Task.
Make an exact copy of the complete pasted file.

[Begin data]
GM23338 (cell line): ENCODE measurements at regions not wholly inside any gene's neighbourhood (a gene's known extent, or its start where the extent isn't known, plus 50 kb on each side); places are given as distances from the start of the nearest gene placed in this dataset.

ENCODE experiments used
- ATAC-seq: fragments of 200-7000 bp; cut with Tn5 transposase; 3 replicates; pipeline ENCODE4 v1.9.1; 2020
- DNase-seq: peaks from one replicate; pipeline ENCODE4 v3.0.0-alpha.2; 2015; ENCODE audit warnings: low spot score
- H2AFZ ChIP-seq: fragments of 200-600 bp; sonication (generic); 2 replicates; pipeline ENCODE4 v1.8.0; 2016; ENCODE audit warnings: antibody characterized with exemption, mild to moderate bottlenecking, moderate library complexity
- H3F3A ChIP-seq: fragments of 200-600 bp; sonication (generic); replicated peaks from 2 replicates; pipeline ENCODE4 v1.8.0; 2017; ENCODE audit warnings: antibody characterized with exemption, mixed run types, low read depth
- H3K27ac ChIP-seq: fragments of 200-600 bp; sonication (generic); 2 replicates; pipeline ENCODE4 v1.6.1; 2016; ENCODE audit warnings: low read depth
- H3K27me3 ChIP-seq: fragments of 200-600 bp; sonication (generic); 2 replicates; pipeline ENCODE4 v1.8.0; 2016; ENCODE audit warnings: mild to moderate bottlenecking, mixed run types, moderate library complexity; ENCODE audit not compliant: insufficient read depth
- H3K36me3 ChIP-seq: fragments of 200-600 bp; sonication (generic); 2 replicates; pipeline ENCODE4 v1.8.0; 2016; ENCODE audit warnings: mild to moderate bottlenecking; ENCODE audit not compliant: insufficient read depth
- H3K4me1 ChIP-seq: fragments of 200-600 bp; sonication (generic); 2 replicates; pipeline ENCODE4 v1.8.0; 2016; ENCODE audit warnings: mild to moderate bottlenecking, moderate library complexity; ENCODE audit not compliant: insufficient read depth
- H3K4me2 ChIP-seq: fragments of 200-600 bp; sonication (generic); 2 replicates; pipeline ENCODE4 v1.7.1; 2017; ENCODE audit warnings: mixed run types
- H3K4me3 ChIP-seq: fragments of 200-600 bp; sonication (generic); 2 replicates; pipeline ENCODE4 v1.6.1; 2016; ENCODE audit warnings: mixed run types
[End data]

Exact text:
GM23338 (cell line): ENCODE measurements at regions not wholly inside any gene's neighbourhood (a gene's known extent, or its start where the extent isn't known, plus 50 kb on each side); places are given as distances from the start of the nearest gene placed in this dataset.

ENCODE experiments used
- ATAC-seq: fragments of 200-7000 bp; cut with Tn5 transposase; 3 replicates; pipeline ENCODE4 v1.9.1; 2020
- DNase-seq: peaks from one replicate; pipeline ENCODE4 v3.0.0-alpha.2; 2015; ENCODE audit warnings: low spot score
- H2AFZ ChIP-seq: fragments of 200-600 bp; sonication (generic); 2 replicates; pipeline ENCODE4 v1.8.0; 2016; ENCODE audit warnings: antibody characterized with exemption, mild to moderate bottlenecking, moderate library complexity
- H3F3A ChIP-seq: fragments of 200-600 bp; sonication (generic); replicated peaks from 2 replicates; pipeline ENCODE4 v1.8.0; 2017; ENCODE audit warnings: antibody characterized with exemption, mixed run types, low read depth
- H3K27ac ChIP-seq: fragments of 200-600 bp; sonication (generic); 2 replicates; pipeline ENCODE4 v1.6.1; 2016; ENCODE audit warnings: low read depth
- H3K27me3 ChIP-seq: fragments of 200-600 bp; sonication (generic); 2 replicates; pipeline ENCODE4 v1.8.0; 2016; ENCODE audit warnings: mild to moderate bottlenecking, mixed run types, moderate library complexity; ENCODE audit not compliant: insufficient read depth
- H3K36me3 ChIP-seq: fragments of 200-600 bp; sonication (generic); 2 replicates; pipeline ENCODE4 v1.8.0; 2016; ENCODE audit warnings: mild to moderate bottlenecking; ENCODE audit not compliant: insufficient read depth
- H3K4me1 ChIP-seq: fragments of 200-600 bp; sonication (generic); 2 replicates; pipeline ENCODE4 v1.8.0; 2016; ENCODE audit warnings: mild to moderate bottlenecking, moderate library complexity; ENCODE audit not compliant: insufficient read depth
- H3K4me2 ChIP-seq: fragments of 200-600 bp; sonication (generic); 2 replicates; pipeline ENCODE4 v1.7.1; 2017; ENCODE audit warnings: mixed run types
- H3K4me3 ChIP-seq: fragments of 200-600 bp; sonication (generic); 2 replicates; pipeline ENCODE4 v1.6.1; 2016; ENCODE audit warnings: mixed run types